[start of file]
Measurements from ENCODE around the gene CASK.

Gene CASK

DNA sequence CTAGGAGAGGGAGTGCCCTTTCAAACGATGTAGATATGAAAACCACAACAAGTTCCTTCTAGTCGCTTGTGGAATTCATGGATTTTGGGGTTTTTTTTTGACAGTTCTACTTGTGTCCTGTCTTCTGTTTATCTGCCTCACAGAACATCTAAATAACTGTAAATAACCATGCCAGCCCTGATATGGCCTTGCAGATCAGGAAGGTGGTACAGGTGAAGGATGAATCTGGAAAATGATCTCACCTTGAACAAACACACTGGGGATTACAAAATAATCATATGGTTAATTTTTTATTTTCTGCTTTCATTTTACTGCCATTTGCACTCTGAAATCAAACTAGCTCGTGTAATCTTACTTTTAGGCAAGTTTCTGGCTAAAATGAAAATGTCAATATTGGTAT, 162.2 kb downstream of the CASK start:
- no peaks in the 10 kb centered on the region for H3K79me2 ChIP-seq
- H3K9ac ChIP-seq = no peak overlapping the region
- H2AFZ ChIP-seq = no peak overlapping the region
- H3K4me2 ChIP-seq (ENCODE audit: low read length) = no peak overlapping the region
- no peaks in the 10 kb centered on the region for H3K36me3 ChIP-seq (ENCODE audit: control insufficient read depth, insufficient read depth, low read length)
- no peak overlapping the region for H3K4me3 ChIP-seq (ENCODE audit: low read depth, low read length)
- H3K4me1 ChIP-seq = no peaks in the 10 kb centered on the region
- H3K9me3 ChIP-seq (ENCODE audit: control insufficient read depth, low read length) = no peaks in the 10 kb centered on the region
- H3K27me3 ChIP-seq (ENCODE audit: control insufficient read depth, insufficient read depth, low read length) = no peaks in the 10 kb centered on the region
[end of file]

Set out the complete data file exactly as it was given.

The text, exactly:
Measurements from ENCODE around the gene CASK.

Gene CASK

DNA sequence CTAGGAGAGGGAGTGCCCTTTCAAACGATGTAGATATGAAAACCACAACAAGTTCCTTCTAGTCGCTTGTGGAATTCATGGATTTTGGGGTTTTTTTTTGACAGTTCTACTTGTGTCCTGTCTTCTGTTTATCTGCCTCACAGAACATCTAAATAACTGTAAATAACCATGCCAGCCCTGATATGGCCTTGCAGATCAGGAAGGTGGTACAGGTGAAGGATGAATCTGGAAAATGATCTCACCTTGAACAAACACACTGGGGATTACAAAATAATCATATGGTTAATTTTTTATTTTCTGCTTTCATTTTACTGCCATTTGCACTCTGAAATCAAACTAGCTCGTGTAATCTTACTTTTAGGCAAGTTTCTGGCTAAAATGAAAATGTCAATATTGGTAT, 162.2 kb downstream of the CASK start:
- no peaks in the 10 kb centered on the region for H3K79me2 ChIP-seq
- H3K9ac ChIP-seq = no peak overlapping the region
- H2AFZ ChIP-seq = no peak overlapping the region
- H3K4me2 ChIP-seq (ENCODE audit: low read length) = no peak overlapping the region
- no peaks in the 10 kb centered on the region for H3K36me3 ChIP-seq (ENCODE audit: control insufficient read depth, insufficient read depth, low read length)
- no peak overlapping the region for H3K4me3 ChIP-seq (ENCODE audit: low read depth, low read length)
- H3K4me1 ChIP-seq = no peaks in the 10 kb centered on the region
- H3K9me3 ChIP-seq (ENCODE audit: control insufficient read depth, low read length) = no peaks in the 10 kb centered on the region
- H3K27me3 ChIP-seq (ENCODE audit: control insufficient read depth, insufficient read depth, low read length) = no peaks in the 10 kb centered on the region